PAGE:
Frank Loesser, legendary Broadway and Hollywood lyricist and composer, wrote Guys and Dolls. This article commemorates the seventieth anniversary of this huge Broadway hit musical. Because Loesser was so involved in other aspects of his stage musicals, he wrote only six stage musicals: Where’s Charley? (1949), Guys and Dolls (1950), The Most Happy Fella (1956), Greenwillow (1960), How to Succeed in Business without Really Trying (1961), and Pleasure and Palaces (1965). Loesser also wrote the music for the film musical Hans Christian Andersen (1952).
Guys and Dolls is based on Damon Runyon’s stories “The Idyll of Sarah Brown” and “Blood Pressure” and borrowed character plots from other stories such as “Pick the Winner.” Runyon was a writer who focused on New York area gangsters, actors, and Broadway, who usually wrote in the present tense. Jo Swerling and Abe Burrows wrote the libretto, while Loesser wrote both music and lyrics. Loesser also wrote many popular songs including “What Are You Doing, New Year’s Eve,” “Baby, It’s Cold Outside,” and “Heart and Soul.”
Guys and Dolls was subtitled “The Fable of Broadway” and debuted on November 24, 1950 at the 46th Street Theater (now the Richard Rodgers Theater), running for 1,200 performances. Robert Alda, Isabel Bigley, Sam Levene, and Vivian Blaine starred. On November 3, 1955, the film adaptation was released starring Marlon Brando, Jean Simmons, Frank Sinatra, and Vivian Blaine reprising her Broadway role as “Miss Adelaide.”
The Broadway production received five Tony Awards for “Best Musical,” “Best Actor in a Musical” (Alda), “Best Featured Actress in a Musical” (Bigley), “Best Choreography” (Michael Kidd) and “Best Director” (George S. Kaufman).
Guys and Dolls takes place in New York City. Sergeant Sarah Brown of the Save a Soul Mission strives to help spread the word of the mission. Nathan Detroit is a gambler trying to find a new location for his floating dice game. Adelaide, Nathan’s fiancée, is desperate to marry and leave her glamorous showgirl lifestyle behind. Sky Masterson is the highest rolling gambler of all who will bet on anything that will turn a profit.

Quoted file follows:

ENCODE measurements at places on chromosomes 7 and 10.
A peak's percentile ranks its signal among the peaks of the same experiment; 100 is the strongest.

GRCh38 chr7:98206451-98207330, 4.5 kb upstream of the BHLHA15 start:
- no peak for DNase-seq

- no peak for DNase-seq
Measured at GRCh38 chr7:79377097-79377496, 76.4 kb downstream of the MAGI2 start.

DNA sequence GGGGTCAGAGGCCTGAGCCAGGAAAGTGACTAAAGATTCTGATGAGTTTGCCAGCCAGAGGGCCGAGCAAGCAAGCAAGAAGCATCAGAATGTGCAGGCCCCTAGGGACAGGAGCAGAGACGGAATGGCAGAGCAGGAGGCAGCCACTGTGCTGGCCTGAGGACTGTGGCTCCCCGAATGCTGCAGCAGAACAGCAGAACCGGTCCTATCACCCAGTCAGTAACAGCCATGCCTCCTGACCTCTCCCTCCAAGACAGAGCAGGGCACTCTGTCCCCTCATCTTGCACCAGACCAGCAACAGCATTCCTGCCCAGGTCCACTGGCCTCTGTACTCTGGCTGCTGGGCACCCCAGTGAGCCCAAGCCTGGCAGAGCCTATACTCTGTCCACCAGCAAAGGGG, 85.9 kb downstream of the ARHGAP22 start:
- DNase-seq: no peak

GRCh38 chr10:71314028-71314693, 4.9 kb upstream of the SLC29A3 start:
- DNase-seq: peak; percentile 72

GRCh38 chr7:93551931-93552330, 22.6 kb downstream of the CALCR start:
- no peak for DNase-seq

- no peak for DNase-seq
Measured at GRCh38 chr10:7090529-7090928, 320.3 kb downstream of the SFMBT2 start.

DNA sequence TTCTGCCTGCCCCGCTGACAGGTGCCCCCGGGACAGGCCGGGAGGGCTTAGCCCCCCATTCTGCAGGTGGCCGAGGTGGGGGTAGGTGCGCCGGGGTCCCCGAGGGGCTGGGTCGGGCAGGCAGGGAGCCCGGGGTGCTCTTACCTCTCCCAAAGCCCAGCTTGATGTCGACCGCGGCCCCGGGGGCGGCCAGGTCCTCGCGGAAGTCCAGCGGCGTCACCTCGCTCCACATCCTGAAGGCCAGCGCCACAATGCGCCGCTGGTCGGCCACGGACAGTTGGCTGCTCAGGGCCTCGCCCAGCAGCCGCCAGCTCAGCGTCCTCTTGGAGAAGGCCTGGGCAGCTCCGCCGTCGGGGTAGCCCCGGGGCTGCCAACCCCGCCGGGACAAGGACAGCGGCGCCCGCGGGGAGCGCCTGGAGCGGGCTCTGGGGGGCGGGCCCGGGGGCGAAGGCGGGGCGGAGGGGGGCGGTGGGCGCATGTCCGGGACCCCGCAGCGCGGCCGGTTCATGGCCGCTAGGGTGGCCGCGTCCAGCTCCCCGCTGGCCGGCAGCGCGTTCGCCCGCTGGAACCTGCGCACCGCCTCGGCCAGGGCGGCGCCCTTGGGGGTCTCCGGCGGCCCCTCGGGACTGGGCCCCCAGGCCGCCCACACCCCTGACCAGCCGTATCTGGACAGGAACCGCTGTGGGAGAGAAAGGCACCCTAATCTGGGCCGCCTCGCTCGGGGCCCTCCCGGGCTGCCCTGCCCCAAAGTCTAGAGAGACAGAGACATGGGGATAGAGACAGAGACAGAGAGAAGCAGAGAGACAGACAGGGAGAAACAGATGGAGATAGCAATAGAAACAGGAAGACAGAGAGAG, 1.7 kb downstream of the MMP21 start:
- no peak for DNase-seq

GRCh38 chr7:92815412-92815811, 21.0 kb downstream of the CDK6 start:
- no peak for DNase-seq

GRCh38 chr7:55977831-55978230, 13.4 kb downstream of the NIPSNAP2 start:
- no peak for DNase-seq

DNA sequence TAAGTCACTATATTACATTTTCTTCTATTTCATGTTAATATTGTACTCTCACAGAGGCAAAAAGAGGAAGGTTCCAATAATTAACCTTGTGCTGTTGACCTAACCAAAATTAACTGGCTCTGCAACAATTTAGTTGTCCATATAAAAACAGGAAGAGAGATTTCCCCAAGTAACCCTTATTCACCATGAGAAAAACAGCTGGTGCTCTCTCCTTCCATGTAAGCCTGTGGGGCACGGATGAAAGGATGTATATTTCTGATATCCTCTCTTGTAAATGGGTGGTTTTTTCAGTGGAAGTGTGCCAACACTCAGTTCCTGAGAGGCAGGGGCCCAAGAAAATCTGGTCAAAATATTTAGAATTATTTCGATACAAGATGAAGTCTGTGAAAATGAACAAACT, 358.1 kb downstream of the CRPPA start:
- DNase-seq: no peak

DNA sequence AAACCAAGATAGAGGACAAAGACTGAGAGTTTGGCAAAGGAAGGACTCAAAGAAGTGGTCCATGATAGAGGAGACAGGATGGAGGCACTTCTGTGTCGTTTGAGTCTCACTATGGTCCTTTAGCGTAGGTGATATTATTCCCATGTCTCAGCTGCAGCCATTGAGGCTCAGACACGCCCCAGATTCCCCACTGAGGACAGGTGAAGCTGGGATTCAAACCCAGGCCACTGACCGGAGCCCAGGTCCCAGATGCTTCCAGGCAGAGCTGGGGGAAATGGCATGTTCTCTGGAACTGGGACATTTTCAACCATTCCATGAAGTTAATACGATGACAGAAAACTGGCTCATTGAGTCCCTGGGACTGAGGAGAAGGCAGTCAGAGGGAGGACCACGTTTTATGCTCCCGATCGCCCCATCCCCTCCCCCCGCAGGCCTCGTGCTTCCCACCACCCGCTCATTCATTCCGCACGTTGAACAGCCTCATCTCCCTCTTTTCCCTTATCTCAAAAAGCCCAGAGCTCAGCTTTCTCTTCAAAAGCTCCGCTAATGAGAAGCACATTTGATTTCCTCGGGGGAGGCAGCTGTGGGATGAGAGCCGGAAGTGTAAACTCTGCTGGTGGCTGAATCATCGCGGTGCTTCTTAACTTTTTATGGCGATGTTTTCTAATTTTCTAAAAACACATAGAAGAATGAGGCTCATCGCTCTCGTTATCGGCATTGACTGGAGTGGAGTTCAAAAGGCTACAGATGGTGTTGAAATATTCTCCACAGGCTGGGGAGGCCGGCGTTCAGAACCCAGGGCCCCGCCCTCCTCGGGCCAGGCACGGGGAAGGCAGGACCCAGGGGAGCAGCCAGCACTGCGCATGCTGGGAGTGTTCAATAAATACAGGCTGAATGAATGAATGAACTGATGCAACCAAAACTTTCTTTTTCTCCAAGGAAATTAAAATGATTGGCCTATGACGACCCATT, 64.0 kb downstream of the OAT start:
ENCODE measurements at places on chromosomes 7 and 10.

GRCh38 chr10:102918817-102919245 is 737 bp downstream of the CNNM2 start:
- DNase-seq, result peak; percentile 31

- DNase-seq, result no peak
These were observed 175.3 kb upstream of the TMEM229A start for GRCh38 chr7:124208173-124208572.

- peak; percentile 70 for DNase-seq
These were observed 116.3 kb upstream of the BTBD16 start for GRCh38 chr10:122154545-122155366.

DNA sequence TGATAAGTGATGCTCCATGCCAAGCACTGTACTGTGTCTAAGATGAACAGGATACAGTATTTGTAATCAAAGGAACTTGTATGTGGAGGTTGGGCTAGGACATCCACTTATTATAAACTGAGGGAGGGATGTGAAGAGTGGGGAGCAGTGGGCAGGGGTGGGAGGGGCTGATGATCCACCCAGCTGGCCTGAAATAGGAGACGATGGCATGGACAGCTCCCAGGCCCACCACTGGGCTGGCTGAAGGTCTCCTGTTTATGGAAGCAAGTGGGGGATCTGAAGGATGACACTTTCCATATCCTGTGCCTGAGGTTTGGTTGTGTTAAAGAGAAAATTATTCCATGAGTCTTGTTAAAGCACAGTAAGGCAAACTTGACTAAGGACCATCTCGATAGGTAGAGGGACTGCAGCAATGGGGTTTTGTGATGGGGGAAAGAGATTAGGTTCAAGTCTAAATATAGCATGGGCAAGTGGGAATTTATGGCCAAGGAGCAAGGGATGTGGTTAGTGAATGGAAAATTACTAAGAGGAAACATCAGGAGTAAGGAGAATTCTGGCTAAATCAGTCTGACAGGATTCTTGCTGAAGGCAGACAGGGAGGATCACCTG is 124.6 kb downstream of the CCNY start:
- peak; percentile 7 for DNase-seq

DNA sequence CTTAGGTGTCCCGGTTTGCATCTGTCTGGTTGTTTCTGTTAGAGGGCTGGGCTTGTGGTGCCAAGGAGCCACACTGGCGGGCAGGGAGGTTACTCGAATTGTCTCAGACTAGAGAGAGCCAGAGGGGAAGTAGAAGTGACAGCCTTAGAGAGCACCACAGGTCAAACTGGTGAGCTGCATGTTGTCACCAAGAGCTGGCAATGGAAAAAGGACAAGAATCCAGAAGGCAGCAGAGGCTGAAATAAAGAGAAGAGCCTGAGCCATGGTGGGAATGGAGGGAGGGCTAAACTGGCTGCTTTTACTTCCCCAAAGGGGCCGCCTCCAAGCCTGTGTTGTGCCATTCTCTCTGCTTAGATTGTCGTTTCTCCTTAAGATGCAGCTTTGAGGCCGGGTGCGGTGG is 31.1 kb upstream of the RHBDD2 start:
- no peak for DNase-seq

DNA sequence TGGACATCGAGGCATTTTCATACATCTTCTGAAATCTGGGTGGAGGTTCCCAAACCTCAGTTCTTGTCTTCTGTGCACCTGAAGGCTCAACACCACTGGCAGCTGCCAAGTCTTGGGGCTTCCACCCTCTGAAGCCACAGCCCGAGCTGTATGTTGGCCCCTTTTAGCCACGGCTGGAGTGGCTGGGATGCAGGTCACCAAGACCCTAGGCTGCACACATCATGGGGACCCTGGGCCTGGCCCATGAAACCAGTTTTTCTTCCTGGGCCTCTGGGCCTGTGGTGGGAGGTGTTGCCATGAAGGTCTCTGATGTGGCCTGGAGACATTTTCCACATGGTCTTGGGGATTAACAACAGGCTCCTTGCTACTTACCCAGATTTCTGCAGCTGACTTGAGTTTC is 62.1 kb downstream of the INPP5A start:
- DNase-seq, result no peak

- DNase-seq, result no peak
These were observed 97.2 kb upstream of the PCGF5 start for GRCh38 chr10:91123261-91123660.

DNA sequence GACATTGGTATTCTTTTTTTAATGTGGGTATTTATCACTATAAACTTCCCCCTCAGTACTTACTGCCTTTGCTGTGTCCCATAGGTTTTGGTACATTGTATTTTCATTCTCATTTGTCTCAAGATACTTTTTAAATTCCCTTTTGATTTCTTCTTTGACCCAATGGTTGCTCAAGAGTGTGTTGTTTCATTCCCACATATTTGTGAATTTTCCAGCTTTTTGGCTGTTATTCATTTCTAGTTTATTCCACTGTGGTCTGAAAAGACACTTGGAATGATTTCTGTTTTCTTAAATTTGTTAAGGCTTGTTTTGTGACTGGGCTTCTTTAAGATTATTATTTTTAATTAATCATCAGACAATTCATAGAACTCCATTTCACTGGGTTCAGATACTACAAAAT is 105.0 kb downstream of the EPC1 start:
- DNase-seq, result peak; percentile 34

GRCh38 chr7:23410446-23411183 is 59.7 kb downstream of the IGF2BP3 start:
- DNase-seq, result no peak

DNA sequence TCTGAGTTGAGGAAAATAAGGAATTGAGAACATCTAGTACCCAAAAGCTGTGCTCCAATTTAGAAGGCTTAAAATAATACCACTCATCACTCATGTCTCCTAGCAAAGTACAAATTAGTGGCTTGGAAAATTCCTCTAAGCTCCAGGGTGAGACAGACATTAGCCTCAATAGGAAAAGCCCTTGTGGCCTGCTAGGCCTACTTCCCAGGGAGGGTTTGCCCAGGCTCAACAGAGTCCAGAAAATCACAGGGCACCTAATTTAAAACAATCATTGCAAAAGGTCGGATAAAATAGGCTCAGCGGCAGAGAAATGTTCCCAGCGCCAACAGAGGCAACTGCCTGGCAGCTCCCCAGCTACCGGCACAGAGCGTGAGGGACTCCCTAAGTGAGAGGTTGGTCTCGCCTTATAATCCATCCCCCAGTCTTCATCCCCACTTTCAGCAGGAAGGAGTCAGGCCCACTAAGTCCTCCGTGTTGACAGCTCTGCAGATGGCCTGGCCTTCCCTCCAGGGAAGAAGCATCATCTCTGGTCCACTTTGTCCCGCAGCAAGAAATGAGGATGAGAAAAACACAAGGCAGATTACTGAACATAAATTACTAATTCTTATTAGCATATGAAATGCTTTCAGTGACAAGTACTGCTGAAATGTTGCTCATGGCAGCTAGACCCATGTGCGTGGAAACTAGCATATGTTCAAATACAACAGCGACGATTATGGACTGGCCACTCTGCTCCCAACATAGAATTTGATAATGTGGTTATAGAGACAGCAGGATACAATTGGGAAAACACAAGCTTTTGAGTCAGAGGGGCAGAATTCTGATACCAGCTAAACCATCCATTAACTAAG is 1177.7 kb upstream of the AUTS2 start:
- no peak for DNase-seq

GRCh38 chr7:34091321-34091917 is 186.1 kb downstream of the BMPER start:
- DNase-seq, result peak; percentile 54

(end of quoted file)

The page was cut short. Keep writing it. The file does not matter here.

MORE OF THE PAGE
In Coming Up Roses: The Broadway Musical in the 1950s, Ethan Mordden observed that Guys and Dolls is “one musical with not a main and supplementary couple but two exactly matched couples, their two stories ingeniously intertwined. Nathan and Sky are old friends and cross paths early in the action, while the two women don’t meet up till the show is almost over. But drop even a single scene of Guys and Dolls and the entire structure would collapse. It’s that well made.”
In A Most Remarkable Fella: Frank Loesser and the Guys and Dolls in His Life, Susan Loesser wrote about her father’s most enduring Broadway musical: “In 1950, when Guys and Dolls opened, Broadway was in its golden age.” She maintained that her father’s musical “easily elbowed its way into the illustrious company and sparkled like a diamond among pearls.”
The following activities can be completed by students alone or with others including distance learning.
- Frank Loesser Students alone or with others explore Loesser’s seven musicals and discover their main plots and songs.
- Guys and Dolls Students research background about the original Broadway stage musical including the actors, creators, characters and score.
- The Score Students analyze the Guys and Dolls score as a whole or as individual songs. Time signature, main messages in lyrics, and the full vocal score can help provide an in- depth analysis. Consider “I’ll Know,” “A Bushel and a Peck,” “Adelaide’s Lament,” “Guys and Dolls,” “If I Were a Bell,” “Sue Me,” and others.
- Damon Runyon Students learn about Runyon and his stories, especially those that inspired Guys and Dolls.
- Habits of Mind Analysis Students analyze Guys and Doll characters and songs using the 16 Habits of Mind. They can create a visual that summarizes their findings to share with the rest of the class.
- Havana Using Sky and Sarah’s trip to Havana in Act I, students explore the history and culture of Cuba’s capital. They can explore cuisine, music, art, geography and dance.
Loesser died in 1969 and is best known for his Broadway musicals, especially Guys and Dolls. His classic musical can easily enhance the music curriculum.